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I’m listening to Warren Buffett and loading up on cheap shares

Warren Buffett at a Berkshire Hathaway AGM
Image source: The Motley Fool

Each investor has their own approach to choosing shares. But mostly it boils down to a variation on a theme. I reckon the majority of investors are hoping to pay less for a stake in a company than it ultimately turns out to be worth. While the theory of buying cheap shares might sound simple, what about the practice?

That can be difficult. After all, millions of investors are trying to do the same thing. They mostly have access to the same information. Although they may interpret that information differently or have their own take on what will happen in future, if a share really is a bargain then it may end up attracting a lot of attention. That in itself can drive up the price.

Hunting for cheap shares

So what do I do?

One approach is to learn from successful investors like Warren Buffett. He is not interested in buying shares just because they have a low price and it might go up. Rather, Buffett focuses on the long-term business prospects of a company and assesses whether its current share price offers value compared to that.

As he said about himself and partner Charlie Munger in this year’s shareholder letter, “are not stock-pickers; we are business-pickers”.

Following that approach, the first thing I do when hunting for cheap shares to buy is to identify businesses I think have excellent long-term commercial potential. Examples include firms like Spirax-Sarco, with its specialist technology, and Victrex, due to its patented polymers.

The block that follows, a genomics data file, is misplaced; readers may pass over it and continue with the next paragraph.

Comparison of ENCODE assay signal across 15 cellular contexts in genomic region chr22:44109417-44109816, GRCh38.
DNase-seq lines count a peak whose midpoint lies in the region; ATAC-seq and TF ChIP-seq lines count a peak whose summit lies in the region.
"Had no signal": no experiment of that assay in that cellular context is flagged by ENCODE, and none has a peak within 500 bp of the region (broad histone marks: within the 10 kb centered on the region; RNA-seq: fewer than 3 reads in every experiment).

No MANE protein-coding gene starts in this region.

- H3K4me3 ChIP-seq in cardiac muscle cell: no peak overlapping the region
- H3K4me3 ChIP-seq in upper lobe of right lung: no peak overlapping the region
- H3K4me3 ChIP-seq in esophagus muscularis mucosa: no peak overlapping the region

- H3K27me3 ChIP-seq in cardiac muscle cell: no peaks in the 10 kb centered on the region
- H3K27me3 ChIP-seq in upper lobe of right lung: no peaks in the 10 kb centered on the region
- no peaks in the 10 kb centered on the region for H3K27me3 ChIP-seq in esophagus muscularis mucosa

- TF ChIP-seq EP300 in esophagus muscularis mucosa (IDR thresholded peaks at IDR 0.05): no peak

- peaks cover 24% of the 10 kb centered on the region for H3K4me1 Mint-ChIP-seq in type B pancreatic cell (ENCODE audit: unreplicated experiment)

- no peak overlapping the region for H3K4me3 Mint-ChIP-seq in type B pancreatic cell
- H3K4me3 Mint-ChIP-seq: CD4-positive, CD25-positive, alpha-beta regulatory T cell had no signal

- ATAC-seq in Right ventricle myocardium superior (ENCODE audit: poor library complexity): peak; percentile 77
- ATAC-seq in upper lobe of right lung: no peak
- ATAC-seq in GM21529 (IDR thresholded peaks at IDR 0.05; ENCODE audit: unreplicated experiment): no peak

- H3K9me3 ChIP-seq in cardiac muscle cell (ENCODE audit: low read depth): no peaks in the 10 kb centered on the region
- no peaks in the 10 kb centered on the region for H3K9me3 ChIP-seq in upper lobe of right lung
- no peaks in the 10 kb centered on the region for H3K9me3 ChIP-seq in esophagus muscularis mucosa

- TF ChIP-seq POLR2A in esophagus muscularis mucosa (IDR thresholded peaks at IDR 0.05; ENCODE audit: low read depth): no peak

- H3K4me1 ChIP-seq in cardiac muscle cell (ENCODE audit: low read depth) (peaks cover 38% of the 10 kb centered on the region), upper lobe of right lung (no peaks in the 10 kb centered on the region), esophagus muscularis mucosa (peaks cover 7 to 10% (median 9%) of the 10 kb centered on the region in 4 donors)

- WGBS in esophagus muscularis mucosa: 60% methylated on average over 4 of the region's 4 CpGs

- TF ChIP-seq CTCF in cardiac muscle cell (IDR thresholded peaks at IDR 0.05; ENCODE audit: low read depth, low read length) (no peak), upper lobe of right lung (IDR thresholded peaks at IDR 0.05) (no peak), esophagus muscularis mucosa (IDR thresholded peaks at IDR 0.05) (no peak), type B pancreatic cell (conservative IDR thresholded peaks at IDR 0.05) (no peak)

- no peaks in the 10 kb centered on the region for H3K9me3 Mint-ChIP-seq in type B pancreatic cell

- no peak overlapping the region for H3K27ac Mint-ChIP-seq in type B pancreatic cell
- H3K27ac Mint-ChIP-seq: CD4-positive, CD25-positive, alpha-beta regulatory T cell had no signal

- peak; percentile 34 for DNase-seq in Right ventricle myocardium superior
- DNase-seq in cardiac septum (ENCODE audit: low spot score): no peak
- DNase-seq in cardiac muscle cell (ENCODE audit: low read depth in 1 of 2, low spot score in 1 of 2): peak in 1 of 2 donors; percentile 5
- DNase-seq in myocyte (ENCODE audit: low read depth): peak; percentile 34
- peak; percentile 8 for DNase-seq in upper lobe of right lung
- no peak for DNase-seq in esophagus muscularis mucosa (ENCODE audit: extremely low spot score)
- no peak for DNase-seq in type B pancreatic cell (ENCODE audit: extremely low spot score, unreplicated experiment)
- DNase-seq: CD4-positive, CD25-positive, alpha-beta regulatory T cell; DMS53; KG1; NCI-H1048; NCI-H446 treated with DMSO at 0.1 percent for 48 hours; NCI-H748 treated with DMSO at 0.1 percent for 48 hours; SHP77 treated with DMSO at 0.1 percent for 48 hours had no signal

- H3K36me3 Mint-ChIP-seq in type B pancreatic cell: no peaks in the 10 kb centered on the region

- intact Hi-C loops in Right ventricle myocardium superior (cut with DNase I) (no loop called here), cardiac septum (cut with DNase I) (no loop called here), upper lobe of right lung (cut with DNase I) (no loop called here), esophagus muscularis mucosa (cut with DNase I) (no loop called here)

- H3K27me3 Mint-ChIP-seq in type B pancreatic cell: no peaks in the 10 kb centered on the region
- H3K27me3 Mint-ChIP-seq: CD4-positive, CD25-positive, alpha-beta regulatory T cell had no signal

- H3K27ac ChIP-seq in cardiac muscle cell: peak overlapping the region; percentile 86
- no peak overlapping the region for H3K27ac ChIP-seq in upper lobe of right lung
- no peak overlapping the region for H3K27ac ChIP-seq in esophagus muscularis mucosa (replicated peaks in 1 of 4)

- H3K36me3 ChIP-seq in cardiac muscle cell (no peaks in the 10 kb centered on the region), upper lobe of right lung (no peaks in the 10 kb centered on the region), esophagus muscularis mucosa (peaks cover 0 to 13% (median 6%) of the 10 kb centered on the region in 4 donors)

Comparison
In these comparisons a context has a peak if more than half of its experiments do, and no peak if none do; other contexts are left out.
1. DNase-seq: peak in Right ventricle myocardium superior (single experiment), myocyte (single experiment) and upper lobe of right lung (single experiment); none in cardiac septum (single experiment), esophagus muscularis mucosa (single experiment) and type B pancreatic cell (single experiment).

Only once I have landed on such businesses do I then consider their share price.

How to value shares

It can be difficult to decide whether a share really is cheap.

That is because I am comparing today’s price to what I think the business will be worth in the future – and at best that is ultimately an educated guess. Nobody knows for sure what will happen tomorrow let alone a decade from now.

But I can draw up a range of what I think are likely scenarios.

Currently, Spirax-Sarco trades on a price-to-earnings ratio of 40. Even if the company does brilliantly in future, that valuation still looks too expensive for my tastes. So while I might add the company to my portfolio at some point in the future, I do not plan to do so now. After all, it is cheap shares I am looking for.

Avoiding value traps

Such shares can be hard to find. Strong businesses with solid prospects often have a price tag to match.

Sometimes, I find what look like cheap shares. But research often pays off – I may discover that a prior source of earnings is about to dry up, for example, or that a massive debt payment is about to fall due. Buffett’s initial purchase of Berkshire Hathaway is an example. In this year’s letter, he describes it as “a venerable – but doomed – New England textile operation”. In other words, it was a value trap.

Often cheap shares are cheap for a reason – and no matter how far a share price falls, it can still fall further. So I spend time and effort digging into companies to try and avoid value traps.

The post I’m listening to Warren Buffett and loading up on cheap shares appeared first on The Motley Fool UK.

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C Ruane has positions in Victrex Plc. The Motley Fool UK has recommended Victrex Plc. Views expressed on the companies mentioned in this article are those of the writer and therefore may differ from the official recommendations we make in our subscription services such as Share Advisor, Hidden Winners and Pro. Here at The Motley Fool we believe that considering a diverse range of insights makes us better investors.

Motley Fool UK 2023